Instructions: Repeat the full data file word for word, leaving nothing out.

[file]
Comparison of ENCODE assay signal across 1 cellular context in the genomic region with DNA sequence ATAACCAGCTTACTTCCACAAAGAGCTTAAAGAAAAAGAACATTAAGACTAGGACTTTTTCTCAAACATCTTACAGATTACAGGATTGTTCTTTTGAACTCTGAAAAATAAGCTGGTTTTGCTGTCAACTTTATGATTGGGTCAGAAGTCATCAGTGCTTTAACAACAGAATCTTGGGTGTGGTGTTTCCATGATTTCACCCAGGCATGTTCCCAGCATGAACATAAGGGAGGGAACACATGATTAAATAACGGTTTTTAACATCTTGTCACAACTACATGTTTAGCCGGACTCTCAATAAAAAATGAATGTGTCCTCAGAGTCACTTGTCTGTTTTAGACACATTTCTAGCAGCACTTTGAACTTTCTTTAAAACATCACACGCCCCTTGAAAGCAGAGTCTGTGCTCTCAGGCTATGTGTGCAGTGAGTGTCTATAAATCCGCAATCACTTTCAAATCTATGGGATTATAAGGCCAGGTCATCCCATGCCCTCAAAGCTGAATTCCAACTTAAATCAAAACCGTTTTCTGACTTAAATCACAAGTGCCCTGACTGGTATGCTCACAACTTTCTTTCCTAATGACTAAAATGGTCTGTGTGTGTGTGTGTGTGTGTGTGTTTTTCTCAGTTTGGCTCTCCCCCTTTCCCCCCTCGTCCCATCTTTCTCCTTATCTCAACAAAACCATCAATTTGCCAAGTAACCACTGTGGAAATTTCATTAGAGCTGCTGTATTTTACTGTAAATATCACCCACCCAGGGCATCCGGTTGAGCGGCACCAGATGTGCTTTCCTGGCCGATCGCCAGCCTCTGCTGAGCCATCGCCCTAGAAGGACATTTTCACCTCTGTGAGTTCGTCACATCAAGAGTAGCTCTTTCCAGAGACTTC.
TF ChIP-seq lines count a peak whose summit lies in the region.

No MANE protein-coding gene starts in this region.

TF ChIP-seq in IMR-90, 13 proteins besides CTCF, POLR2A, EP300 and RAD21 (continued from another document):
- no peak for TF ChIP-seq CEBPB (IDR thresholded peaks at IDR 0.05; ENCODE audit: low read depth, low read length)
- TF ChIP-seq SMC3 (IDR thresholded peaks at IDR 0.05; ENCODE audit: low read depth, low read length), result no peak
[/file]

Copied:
Comparison of ENCODE assay signal across 1 cellular context in the genomic region with DNA sequence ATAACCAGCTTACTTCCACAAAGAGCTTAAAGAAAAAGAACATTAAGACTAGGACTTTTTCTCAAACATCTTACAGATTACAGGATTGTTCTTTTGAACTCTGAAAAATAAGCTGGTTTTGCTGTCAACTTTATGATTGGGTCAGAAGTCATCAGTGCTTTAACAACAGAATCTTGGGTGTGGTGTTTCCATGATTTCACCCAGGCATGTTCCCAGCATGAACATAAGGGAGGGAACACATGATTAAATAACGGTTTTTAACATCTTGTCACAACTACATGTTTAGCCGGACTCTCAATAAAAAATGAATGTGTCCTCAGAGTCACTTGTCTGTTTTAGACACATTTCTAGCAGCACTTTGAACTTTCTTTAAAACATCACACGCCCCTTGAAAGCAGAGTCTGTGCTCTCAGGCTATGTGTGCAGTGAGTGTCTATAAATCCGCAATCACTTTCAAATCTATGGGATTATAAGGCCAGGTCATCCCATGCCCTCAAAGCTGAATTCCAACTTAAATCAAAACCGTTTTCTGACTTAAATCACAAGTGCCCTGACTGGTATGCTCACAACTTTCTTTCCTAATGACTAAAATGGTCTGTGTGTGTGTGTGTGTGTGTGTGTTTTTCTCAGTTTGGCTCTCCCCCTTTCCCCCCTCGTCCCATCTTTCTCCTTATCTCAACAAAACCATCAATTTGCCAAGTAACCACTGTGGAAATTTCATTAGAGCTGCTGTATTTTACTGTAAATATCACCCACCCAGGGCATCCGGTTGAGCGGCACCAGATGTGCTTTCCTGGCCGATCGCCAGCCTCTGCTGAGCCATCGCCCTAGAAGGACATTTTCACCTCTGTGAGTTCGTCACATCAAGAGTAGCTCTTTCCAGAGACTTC.
TF ChIP-seq lines count a peak whose summit lies in the region.

No MANE protein-coding gene starts in this region.

TF ChIP-seq in IMR-90, 13 proteins besides CTCF, POLR2A, EP300 and RAD21 (continued from another document):
- no peak for TF ChIP-seq CEBPB (IDR thresholded peaks at IDR 0.05; ENCODE audit: low read depth, low read length)
- TF ChIP-seq SMC3 (IDR thresholded peaks at IDR 0.05; ENCODE audit: low read depth, low read length), result no peak